"Don't touch that," Elloth said as I leaned in to examine an odd-looking root upon the work-bench. At times the dispensary smelled like an entire garden dried and pressed into one room, sweet dark herbs and bitter pale tubers and sharp spices all crushed together in thick confusion. It made my eyes water.
"Because," she said, carefully turning her mortar in her hand, "if you touch it, you'll die. And what's worse," she added, grinding the instrument harder for emphasis, "you'll have a horrid case of boils."
I considered this statement for a moment. "I do not think I believe you," I replied, although I realized that I had placed my left hand safely in the pocket of my smock. My right hand was beginning to ache from the weight of the full water-pail I clutched.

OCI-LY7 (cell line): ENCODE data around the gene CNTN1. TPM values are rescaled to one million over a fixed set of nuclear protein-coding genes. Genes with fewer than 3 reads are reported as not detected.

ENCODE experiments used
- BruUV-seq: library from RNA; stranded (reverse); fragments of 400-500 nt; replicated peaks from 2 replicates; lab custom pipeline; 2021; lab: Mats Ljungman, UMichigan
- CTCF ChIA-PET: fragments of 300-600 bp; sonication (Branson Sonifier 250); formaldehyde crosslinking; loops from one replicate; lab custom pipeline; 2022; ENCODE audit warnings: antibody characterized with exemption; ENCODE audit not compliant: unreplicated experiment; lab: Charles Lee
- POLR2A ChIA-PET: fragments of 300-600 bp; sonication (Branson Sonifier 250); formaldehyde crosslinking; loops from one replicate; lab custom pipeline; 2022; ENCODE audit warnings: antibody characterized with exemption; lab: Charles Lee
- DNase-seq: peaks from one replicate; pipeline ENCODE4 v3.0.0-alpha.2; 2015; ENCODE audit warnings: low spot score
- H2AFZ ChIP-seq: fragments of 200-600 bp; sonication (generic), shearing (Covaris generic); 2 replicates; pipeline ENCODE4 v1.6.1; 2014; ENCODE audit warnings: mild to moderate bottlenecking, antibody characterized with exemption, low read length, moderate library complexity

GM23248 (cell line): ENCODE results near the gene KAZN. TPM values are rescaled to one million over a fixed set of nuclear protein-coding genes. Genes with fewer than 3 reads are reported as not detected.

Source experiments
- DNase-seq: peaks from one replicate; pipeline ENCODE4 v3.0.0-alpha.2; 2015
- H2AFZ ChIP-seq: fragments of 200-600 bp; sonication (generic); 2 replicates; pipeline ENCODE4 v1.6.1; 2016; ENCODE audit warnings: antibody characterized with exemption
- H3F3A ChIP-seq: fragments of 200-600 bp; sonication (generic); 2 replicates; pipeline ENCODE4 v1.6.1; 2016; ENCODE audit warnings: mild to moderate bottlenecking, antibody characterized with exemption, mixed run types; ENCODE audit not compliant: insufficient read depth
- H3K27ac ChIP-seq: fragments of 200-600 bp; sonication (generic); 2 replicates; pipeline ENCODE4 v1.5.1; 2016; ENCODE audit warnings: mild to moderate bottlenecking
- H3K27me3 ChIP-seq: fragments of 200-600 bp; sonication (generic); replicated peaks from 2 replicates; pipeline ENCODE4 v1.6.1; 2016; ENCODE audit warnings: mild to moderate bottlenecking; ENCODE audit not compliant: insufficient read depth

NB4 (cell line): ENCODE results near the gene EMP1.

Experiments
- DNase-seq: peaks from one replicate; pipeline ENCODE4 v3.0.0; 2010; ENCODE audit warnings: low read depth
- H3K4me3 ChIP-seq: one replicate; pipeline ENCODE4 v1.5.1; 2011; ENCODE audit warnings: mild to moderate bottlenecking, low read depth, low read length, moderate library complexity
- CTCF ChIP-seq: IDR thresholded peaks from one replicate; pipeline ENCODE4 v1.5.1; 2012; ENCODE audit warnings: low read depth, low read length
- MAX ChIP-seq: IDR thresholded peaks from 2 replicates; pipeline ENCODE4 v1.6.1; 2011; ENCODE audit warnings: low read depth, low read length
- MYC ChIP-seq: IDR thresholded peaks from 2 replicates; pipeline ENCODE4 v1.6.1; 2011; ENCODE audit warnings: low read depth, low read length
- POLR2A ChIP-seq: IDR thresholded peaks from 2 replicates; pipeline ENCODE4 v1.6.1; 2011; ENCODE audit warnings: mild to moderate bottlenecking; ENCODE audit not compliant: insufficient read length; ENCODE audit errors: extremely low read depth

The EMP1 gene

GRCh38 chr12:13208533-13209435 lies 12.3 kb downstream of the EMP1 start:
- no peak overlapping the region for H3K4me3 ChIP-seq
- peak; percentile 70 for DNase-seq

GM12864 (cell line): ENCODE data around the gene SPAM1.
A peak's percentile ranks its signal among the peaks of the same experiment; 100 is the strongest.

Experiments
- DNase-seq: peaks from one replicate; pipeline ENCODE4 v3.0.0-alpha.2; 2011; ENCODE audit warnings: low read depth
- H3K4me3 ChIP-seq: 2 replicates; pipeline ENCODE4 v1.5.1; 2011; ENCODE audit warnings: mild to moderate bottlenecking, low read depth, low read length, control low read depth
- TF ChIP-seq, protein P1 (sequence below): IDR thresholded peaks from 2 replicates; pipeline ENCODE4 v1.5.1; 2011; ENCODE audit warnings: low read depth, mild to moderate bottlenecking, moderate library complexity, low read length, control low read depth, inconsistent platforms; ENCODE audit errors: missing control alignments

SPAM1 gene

"As you will," she said, with a brief glance at me.
I set the pail down beside the bench, and the movement sent a gentle ripple out from the center. Small things held my eye these days, strange though it might seem. "There is your water," I said.
"Thank you," she said. "And who was that young man with whom you were walking today?" she asked lightly, just as I was turning to leave.
"A soldier," I said, wiping my hands on the front of my smock. "I tended to a friend of his."
Elloth nodded, looked thoughtful for a moment. "Does he like you, then?"
"I don't know," I shrugged, although it had occurred to me earlier that young men were not inclined to ask young women whom they disliked to accompany them on walks.
"And what is his name?"
I gave a weary sigh. "Beren."
"Beren," she repeated. "Woe betides a woman who loves a man named 'Beren,'" she added in a solemn voice.